Saturday, December 9, 2006

Labor Blotter

Senator Hillary Clinton is reaching out to labor in her likely bid for the Democratic presidential nomination. Meetings are scheduled next week with several major labor unions including the International Association of Firefighters and the Service Employees International Union.

FedEx delivery drivers in Wilmington, Massachusetts voted to join the Teamsters, the first drivers to do so within the FedEx Home Delivery System. The National Labor Relations Board has ruled seven times since 1988 that FedEx Ground and Home Delivery Drivers are not independent contractors and are eligible to join unions.

The Massachusetts Nurses Association and Brigham and Women's Hospital averted a strike by reaching a tentative agreement that includes a pay raise and contract language protecting newly licensed nurses and union rights.

Nearly 1000 workers at the the world's largest hog slaughterhouse staged a two day wildcat strike at the Smithfield plant in Tar Heel, North Carolina after the company fired 75 workers whose social security numbers did not match government records. The United Food and Commercial Workers Union, in what is a change for organized labor in the United States, has been attempting to organize the plant despite the fact many of the workers are illegal immigrants.

Tuesday, December 5, 2006

Shhh...The President Might Hear You

Robert Gates' startling revelation.

Sgt. Stewart Gets His Star

After fighting with the VA for more than a year, the widow of Army Guardsman Sgt. Patick Stewart received a government issued memorial plaque with the Wiccan pentacle. The plaque was dedicated in a ceremony at the Northern Nevada Veterans Memorial Cemetery on Monday.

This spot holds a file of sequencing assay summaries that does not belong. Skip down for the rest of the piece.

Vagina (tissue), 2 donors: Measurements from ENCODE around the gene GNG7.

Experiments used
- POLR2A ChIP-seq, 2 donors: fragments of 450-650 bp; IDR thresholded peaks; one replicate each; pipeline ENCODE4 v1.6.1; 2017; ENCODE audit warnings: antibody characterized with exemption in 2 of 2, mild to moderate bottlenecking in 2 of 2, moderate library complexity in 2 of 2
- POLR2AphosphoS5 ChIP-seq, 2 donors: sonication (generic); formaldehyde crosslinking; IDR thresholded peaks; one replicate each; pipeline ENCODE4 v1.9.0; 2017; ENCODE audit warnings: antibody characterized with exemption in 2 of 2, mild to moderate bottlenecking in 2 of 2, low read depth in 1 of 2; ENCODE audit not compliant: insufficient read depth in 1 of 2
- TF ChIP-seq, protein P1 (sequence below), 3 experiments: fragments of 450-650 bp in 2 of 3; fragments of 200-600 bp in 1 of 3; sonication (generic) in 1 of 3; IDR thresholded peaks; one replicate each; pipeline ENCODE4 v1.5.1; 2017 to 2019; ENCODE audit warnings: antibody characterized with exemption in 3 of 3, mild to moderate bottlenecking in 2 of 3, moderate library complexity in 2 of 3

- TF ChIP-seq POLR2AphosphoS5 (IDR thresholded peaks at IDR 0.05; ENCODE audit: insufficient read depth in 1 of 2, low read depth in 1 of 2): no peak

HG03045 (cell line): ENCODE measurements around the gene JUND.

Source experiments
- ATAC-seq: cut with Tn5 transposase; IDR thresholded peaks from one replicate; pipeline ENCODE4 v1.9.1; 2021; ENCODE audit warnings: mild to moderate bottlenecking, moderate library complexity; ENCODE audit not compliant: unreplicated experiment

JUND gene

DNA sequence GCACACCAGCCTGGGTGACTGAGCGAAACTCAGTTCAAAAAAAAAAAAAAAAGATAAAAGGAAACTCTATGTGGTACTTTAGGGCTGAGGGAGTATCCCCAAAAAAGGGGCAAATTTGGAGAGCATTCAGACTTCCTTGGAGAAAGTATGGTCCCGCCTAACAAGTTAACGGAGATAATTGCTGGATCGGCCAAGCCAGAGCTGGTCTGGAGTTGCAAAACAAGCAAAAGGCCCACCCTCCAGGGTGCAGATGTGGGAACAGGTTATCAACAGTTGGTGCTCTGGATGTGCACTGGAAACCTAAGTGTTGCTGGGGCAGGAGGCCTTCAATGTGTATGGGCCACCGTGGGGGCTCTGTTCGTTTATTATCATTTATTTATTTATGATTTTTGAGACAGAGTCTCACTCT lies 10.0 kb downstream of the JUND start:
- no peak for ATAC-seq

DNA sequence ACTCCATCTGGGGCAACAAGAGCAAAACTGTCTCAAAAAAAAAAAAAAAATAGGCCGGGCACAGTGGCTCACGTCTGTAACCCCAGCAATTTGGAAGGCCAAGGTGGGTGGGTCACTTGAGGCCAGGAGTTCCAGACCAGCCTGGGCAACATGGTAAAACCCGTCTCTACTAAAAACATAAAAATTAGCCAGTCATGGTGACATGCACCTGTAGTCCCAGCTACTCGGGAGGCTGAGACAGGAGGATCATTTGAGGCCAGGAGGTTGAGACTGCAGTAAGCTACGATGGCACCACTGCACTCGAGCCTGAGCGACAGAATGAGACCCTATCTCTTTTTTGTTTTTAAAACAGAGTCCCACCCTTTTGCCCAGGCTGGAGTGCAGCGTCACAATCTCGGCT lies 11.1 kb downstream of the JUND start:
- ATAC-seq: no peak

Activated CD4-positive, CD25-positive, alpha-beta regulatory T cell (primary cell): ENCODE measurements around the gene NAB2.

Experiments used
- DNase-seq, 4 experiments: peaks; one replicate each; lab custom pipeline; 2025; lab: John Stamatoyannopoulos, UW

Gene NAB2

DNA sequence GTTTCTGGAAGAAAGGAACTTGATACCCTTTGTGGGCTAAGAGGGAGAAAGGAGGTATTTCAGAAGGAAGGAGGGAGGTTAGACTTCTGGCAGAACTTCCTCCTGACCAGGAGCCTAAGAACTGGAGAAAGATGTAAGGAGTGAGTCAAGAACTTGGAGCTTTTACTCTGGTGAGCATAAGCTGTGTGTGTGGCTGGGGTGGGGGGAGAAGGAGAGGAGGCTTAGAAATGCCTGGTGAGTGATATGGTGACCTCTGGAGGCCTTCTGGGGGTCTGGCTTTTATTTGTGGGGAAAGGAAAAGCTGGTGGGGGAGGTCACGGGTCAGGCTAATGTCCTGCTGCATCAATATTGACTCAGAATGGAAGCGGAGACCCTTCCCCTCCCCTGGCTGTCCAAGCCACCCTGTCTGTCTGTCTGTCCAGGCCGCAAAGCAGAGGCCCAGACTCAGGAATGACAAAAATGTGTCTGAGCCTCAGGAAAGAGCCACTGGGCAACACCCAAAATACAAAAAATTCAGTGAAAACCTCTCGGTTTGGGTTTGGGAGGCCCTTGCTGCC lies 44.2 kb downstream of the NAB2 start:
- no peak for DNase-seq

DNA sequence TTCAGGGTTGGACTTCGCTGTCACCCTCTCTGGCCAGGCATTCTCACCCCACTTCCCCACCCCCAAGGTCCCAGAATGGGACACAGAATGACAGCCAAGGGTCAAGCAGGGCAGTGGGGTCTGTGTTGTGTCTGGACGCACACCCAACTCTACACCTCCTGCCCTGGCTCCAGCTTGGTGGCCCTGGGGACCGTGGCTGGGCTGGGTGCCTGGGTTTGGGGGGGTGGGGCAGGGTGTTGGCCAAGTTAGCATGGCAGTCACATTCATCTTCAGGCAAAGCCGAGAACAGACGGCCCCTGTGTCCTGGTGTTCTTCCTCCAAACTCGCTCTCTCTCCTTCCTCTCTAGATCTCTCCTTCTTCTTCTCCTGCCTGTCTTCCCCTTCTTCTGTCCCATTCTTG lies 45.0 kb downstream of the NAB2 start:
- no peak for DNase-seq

Monday, December 4, 2006


I gloated over John Bolton’s immanent departure just after mid-terms in this post but, quite frankly, I just can’t get enough of watching this monstrous regime unravel.

Sunday, December 3, 2006

Labor Blotter

Middletown, CT public works employees spent a day of “hard bargaining” and agreed to a three year contract that includes a 3 to 3.25 percent wage increase each year but conceded higher medical co-payments.

Wal-Mart is coming under increasing scrutiny by labor and humanitarian groups, as well as high profile politicians as the holidays approach. The world’s largest retailer made $ll.2 billion in profits last year.

A mural depicting labor’s contribution to the city of Madison, WI is underway in a project supported by grants from the Wisconsin Humanities Council, Madison Arts Commission, and the Wisconsin Arts Board, as well as by donations from local unions and individuals.

Representatives from four Teamsters locals and five smaller unions at the Philadelphia Daily News and The Inquirer agreed to a third extension of contract talks. At issue are the workers’ pension plans and layoff seniority.